Self-tying trefoil knot


trefoil

The self-tying trefoil knot was discovered serendipitously © Science/AAAS

If knotting up molecules is so difficult why not take a tip from nature and get the molecules to do the work for you? This, it turns out, is not such an outlandish idea after Cambridge University researchers found one of their molecules was indeed tying itself in knots.

Jeremy Sanders’ group weren’t looking for knots, they were continuing their work on dynamic combinatorial chemistry, setting up a reaction mixture with components that undergo reversible chemistry and leaving them to equilibrate to the most stable product. As Sanders explains, ‘the whole idea is to set reactions up and discover something unexpected’. And lo and behold they did.

In this experiment the group used naphthalene diimide (NDI), linked together with hydrophilic alanines and capped with cysteine residues. This results in molecules that have both hydrophobic and hydrophilic sections, and the cysteine residues can make reversible disulfide links. ‘To anthropomorphise for a moment,’ Sanders says, ‘the building blocks find themselves in water and they’re not very happy, so they look around to see what they can bind.’ But all they have to bind to is another hydrophobic NDI. As disulfide linkages are formed, making longer chains, the NDIs try to bury themselves away, while the linkers try and stay in the water. Disulfide links are broken and formed while the chain tries to twist into the most stable form. Mostly this means that simple cyclic monomers and dimers are formed. However, during separation Sanders’ team noticed a tiny third peak, indicating the presence of a third species.

Amplifying the hydrophobic effect by using a higher concentration of the building block, or adding salt, increased the size of that peak. Mass spectrometry showed the compound responsible was the right size to be a trimer, but it was eluted too quickly for it to be a simple macrocycle. Perhaps it was a knot.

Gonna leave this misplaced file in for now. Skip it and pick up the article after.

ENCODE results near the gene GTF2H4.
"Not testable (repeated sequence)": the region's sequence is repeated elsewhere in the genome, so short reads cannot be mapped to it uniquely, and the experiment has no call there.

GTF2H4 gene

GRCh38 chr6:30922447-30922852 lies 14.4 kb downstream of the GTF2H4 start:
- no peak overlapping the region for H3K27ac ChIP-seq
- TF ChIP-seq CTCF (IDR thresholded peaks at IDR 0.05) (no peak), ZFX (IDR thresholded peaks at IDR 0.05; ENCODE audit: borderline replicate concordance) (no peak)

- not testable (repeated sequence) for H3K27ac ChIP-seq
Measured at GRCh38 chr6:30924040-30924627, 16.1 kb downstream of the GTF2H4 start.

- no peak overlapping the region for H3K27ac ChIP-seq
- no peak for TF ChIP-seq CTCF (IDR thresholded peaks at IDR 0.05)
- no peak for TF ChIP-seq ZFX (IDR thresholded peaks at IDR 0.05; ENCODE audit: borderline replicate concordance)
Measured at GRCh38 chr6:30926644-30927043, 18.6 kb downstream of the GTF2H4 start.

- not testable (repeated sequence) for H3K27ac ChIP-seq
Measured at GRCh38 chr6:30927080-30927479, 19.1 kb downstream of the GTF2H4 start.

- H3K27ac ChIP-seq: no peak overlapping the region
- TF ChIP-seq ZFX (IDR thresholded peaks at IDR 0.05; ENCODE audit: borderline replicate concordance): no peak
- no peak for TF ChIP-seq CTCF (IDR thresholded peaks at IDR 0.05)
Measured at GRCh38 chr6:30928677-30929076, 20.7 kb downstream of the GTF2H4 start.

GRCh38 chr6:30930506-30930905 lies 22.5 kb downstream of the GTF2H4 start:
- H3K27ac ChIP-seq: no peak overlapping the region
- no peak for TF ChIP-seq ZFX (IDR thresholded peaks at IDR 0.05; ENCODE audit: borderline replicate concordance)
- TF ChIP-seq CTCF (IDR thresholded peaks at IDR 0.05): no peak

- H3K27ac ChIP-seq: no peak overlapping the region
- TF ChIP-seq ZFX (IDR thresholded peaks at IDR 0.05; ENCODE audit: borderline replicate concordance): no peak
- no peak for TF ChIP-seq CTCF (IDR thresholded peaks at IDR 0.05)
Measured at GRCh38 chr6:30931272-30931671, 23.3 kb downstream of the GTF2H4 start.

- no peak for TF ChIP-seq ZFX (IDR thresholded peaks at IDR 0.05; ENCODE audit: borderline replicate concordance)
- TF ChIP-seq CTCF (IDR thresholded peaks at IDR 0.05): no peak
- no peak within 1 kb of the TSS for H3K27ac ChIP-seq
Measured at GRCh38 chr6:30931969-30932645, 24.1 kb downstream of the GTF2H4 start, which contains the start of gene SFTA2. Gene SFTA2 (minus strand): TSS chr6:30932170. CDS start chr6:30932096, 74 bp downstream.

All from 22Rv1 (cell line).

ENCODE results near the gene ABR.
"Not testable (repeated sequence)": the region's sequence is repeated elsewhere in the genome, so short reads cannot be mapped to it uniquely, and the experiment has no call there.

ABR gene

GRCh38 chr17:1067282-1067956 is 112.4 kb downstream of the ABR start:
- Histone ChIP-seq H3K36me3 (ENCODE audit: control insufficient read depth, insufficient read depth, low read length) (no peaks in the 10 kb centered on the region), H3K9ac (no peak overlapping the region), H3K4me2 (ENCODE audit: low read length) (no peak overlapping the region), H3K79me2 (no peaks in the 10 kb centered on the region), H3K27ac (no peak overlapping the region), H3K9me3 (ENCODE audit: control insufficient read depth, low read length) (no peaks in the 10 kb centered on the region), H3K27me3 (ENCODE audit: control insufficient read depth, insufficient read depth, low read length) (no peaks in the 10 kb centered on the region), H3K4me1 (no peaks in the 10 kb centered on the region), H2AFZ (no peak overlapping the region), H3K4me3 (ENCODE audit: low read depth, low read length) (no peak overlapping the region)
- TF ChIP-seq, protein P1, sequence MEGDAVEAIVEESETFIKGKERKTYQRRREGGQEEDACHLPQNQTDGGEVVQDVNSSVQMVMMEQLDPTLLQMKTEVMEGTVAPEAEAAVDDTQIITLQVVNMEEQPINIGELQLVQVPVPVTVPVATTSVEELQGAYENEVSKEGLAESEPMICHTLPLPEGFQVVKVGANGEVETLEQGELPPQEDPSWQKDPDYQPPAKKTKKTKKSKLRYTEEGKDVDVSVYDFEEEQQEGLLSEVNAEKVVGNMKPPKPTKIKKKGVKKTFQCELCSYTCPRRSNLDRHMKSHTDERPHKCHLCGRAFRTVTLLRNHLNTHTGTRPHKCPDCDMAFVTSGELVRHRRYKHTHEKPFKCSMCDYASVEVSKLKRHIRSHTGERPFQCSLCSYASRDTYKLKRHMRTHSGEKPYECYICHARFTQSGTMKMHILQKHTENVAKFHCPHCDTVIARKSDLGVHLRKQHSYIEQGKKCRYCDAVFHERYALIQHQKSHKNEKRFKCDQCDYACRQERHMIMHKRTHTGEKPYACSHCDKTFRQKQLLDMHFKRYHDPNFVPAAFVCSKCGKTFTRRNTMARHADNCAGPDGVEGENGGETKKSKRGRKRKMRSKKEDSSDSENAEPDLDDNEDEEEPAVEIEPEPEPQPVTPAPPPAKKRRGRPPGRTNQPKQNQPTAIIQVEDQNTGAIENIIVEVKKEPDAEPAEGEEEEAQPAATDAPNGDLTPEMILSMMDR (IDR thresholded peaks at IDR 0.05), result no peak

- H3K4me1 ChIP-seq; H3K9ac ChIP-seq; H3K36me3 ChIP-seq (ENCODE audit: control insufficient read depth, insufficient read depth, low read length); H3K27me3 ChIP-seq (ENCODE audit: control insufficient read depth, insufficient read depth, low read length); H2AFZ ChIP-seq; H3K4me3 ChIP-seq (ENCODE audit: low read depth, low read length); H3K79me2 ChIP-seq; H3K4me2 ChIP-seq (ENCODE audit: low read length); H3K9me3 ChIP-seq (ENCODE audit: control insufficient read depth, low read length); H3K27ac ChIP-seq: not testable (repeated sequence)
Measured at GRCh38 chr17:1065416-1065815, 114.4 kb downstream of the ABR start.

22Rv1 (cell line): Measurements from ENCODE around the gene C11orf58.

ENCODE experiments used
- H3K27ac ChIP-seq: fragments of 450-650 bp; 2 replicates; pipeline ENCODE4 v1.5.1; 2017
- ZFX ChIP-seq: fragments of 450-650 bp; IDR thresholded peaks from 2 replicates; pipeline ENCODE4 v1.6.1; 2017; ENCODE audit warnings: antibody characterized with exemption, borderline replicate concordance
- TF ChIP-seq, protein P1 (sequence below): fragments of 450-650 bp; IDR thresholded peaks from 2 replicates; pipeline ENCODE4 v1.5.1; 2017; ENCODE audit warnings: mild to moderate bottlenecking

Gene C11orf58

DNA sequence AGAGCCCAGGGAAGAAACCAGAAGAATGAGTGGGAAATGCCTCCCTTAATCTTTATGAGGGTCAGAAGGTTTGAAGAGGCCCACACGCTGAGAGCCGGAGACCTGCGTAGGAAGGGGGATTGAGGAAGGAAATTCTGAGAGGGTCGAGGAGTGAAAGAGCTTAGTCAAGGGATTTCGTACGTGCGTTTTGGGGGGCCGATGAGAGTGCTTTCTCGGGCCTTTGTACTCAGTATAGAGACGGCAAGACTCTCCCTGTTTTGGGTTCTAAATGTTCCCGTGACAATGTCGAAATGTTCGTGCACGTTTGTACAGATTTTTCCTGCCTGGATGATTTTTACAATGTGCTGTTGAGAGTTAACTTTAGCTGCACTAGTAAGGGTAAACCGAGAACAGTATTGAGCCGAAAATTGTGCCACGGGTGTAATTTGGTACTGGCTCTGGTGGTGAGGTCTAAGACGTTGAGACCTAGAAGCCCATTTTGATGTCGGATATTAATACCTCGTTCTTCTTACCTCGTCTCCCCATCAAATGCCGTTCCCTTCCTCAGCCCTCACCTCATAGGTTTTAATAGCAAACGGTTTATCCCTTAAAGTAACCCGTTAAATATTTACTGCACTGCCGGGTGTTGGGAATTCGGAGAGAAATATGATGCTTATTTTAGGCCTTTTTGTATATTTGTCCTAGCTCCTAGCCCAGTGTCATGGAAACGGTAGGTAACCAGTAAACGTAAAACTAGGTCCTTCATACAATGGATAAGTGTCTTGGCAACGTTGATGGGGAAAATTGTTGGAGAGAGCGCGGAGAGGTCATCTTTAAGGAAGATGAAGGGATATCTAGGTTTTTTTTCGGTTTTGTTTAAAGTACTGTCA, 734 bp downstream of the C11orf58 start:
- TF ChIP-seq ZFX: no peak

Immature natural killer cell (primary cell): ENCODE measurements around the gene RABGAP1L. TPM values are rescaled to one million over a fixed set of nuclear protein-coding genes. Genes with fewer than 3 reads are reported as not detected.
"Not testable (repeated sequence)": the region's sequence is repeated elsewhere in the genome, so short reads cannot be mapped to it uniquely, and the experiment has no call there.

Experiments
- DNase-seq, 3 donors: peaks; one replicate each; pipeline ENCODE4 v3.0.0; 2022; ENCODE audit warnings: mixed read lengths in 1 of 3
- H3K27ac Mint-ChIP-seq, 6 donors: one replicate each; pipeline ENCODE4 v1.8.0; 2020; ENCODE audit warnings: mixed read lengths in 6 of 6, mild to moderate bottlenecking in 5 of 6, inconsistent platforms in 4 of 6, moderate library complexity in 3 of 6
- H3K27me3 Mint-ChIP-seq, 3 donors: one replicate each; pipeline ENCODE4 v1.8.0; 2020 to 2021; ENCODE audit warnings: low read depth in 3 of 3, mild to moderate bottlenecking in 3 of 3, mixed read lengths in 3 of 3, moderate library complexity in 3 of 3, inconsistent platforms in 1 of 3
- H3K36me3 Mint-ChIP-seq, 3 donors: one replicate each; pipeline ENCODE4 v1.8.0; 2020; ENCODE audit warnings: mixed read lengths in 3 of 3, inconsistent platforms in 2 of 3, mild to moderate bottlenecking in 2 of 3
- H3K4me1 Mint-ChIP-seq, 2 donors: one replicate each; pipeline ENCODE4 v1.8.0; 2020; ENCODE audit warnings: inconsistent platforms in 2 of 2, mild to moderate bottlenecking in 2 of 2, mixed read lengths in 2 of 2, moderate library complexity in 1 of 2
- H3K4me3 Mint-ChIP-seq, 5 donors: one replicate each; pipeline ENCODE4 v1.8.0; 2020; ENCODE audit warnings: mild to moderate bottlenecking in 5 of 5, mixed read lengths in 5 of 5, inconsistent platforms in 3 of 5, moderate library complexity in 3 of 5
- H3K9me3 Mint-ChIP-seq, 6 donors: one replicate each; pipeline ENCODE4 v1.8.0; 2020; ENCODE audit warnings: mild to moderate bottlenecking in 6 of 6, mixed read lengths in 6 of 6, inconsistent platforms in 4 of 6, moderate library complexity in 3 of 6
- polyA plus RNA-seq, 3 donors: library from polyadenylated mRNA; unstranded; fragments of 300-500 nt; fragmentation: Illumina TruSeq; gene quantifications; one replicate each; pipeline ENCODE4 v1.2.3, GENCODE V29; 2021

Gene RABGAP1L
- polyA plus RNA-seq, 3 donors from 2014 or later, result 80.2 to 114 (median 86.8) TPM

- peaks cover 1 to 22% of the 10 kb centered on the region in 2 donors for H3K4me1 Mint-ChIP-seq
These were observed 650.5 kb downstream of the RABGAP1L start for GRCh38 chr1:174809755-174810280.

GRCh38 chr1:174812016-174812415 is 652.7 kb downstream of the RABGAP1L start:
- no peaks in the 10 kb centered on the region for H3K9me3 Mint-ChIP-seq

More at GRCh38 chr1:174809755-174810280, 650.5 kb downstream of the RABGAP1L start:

Knotty chemistry

Further investigation confirmed that the molecule had indeed made a trefoil knot – a knot with three loops that cannot be untied without cutting it open. Back in 2010, chemists first managed to make a molecular trefoil knot, but that required a metal ion to act as the template. Over in the biological world, proteins often knot themselves up and, as Sanders explains, his team seems to have accidentally used the same method that nature does. Their evidence suggests that the NDI building blocks make a trimer and that these then knot themselves up. Once in the knot, the molecule is in a thermodynamic well, and it stays there.

‘The Sanders' knot is fascinating,’ says David Leigh from the University of Edinburgh in the UK, who made the first molecular pentafoil knot last year. ‘One wouldn't normally expect the most stable form of a closed loop to be a tight knot ... but for this molecule the hydrophobic effect provides a powerful driving force.’

Leigh adds that he thinks this discovery has once again shown dynamic combinatorial chemistry to ‘be a powerful experimental tool for generating unexpectedly complex structures’. Sanders agrees, adding: ‘Once you’ve discovered something unexpected, and this is very beautiful and very astonishing, it suddenly opens a door to a whole new world.’ Currently, he’s keeping his cards close to his chest about what’s behind that door. ‘What I can say,’ he hints, ‘is this is the first knot we’ve made, but it won’t be the last.’


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